A cinematographer and director Ryan Scafuro presented his Nerd Nite talk, “Bending Steel: Professional Filmmaking in the New DIY Age,” at the Oberon Theatre in Harvard Square, as the second part of a special Nerd Nite on September 24th.
Scafuro who usually works in commercials and on The Daily Show explained that life as a freelancer has it’s ups and downs and it was during one of his down times, in 2011 that he and his friend Dave Caroll met Chris Schoeck, an aspiring strong man who was practicing his craft in a basement storage unit of Caroll’s apartment building.
A 43 year old New York native, Schoeck was described by Scafuro as an outsider and very socially awkward but incredibly passionate, spending hours in his “cage,” practicing, surrounded by bent metal and torn phone books. According to Scafuro he is a man on a mission to revitalize the sideshow strongman and realize his full potential by staging a live performance at Coney Island at the end of August 2011. “He always felt he had a greater potential but never knew what it was, and he believes that he found it in this act,” Scafuro said.
But, the more they got to know him, the more they realized that their project really needed to be a full length feature and not a short documentary. “Dave and I really peeled away all these layers of the onion and thought holy shit, we kind of have an important thing we have to do and we have to do this justice,” said Scafuro.
Scafuro explained that most of what they needed to know they learned as they went along. Using their own equipment they were able to shoot 400 hours of footage using DSLR’s (digital single lens reflex camera’s) and farm out post production. Eventually they decided to form a production company and divide up the tasks with Carroll as the director and Scafuro as producer. But, there were a lot of other jobs that needed to be done, “we also needed a lawyer to write up releases to deal with the insurance, and we needed an editor to edit the film which is REALLY really expensive,” he said, “We were lucky in all these situations to get people who were just interested in the movie and working on a feature length for the first time and were like, this is worth it.”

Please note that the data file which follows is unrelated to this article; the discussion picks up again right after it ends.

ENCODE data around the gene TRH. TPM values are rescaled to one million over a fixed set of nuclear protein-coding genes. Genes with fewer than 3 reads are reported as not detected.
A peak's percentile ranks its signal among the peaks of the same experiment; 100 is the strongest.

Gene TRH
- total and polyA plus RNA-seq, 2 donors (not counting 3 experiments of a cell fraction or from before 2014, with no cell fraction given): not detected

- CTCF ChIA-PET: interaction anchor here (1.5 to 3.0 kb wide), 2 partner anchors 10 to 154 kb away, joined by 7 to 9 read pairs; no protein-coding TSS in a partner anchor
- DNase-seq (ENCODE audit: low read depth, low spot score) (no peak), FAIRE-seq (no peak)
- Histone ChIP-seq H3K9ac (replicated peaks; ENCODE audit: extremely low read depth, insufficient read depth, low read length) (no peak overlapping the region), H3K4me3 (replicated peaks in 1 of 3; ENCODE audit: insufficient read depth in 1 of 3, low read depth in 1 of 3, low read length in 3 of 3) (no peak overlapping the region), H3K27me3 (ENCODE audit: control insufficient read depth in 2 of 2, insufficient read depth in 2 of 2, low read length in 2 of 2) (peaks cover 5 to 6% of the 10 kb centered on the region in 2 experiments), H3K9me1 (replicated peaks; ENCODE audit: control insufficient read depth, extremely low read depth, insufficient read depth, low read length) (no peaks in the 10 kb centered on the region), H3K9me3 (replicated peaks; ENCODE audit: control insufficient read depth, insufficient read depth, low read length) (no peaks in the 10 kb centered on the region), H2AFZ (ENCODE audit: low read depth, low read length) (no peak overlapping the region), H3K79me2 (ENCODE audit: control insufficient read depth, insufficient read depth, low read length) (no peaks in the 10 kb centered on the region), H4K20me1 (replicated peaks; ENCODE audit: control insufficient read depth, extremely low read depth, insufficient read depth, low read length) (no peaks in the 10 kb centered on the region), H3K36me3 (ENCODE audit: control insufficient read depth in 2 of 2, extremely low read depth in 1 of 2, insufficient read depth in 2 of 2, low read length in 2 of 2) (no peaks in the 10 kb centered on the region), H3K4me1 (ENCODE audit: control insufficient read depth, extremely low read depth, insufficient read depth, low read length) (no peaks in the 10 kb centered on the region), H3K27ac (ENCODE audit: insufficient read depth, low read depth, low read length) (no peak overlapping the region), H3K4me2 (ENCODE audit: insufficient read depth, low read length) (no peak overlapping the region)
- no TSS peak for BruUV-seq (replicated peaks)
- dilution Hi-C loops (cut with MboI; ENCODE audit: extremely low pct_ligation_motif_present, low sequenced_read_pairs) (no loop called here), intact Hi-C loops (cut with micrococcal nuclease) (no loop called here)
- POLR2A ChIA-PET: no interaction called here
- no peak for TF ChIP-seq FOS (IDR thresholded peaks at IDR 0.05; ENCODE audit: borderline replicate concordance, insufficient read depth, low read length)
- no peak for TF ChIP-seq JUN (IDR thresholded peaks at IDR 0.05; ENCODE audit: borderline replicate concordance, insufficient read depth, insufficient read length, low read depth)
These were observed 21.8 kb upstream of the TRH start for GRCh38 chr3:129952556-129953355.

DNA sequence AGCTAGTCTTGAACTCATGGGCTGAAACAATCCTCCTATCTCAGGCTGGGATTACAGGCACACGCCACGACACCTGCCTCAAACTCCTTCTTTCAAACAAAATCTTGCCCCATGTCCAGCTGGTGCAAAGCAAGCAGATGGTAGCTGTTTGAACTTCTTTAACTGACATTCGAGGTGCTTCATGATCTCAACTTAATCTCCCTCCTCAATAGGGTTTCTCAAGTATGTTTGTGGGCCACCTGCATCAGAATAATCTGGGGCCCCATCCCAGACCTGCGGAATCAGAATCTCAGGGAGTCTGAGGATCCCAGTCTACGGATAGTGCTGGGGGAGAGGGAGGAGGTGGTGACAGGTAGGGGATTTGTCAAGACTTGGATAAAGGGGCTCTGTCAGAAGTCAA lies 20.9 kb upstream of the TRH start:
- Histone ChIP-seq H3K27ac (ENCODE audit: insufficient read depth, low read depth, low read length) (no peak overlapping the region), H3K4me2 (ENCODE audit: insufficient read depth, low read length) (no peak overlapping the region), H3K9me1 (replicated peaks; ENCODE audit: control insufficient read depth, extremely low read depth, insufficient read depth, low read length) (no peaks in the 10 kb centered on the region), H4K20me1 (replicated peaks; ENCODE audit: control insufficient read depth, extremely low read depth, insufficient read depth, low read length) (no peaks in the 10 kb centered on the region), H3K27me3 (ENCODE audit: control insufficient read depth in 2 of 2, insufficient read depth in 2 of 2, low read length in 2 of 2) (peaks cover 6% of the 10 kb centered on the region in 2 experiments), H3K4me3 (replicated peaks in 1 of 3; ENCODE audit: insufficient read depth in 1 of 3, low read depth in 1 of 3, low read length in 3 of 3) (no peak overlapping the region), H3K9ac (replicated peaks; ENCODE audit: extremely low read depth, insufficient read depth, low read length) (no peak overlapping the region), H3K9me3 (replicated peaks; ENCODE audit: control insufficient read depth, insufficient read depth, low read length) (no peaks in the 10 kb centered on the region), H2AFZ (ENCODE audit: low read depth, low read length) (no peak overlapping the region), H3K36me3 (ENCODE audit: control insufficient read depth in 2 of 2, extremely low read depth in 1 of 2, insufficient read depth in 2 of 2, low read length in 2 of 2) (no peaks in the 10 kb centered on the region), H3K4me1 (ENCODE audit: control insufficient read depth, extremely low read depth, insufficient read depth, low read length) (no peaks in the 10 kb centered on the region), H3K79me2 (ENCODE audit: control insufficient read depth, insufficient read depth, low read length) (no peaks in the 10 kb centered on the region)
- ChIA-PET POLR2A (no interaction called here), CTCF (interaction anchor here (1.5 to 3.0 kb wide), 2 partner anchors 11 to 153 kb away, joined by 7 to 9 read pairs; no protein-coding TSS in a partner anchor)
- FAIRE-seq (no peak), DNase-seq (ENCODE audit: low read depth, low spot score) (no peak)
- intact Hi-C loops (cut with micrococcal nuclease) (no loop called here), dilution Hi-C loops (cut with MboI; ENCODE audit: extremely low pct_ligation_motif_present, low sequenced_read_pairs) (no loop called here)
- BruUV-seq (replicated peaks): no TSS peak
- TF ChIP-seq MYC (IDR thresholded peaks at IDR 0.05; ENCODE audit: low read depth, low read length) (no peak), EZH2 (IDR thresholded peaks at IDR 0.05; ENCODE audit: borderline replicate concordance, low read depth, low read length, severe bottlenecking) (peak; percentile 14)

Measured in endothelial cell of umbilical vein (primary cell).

By the time shooting was finished, they were out of money. Scafuro explained that to finish their post production which included; recording sound, sound design, sound mixing and bunch of other stuff they needed to raise a additional $25,000.
So they turned to to create a fundraising campaign. It was another learning experience Scafuro said,“you can’t just throw up a campaign and expect to make money. I spent the first month looking at the budget and trying to figure out what we could get. Then I looked at Kickstarter and tried to figure out what worked and what didn’t.” ,
With the film finally ready to go Scafuro explained that they are now in the process of making submissions to film festivals like the Toronto International Film Festival and SXSW. With their submissions to the big first tier festivals done, they’re now waiting to hear if they got in. “So you go to Sundance, you go to Toronto, you go to Tribeca and you see if they bite,” he said, “and if they bite you’re in good shape and you’re usually talking to distributors and people who want to buy the film at the festival.”
If that doesn’t work then they move on to tier two festivals and options for self distribution. Social media has really helped. Scafuro talked about how using social media and new technology is changing the way filmmakers interact with their audience and can facilitate an almost immediate transition onto a big screen. Bending Steel now has a website, twitter feed, Tumblr blog, Facebook fan page and previews available on both Vimeo, YouTube.
With two years of work behind them and their heart set on a Tribeca premier for Bending Steel, Scafuro didn’t make it sound easy but he made it sound doable and at the end he said that he would absolutely do it again, but never with his own money. He hopes that this will be a platform for his career and lead to other funded projects down the line.
Because of the process or the subject I think even if strong men aren’t your thing, you have to admit it’s hard not to admire people who can so passionately pursue their goals. In the end my curiosity is piqued and now, even though I never thought it would interest me, I have to see this movie about a guy bending steel with his bare hands.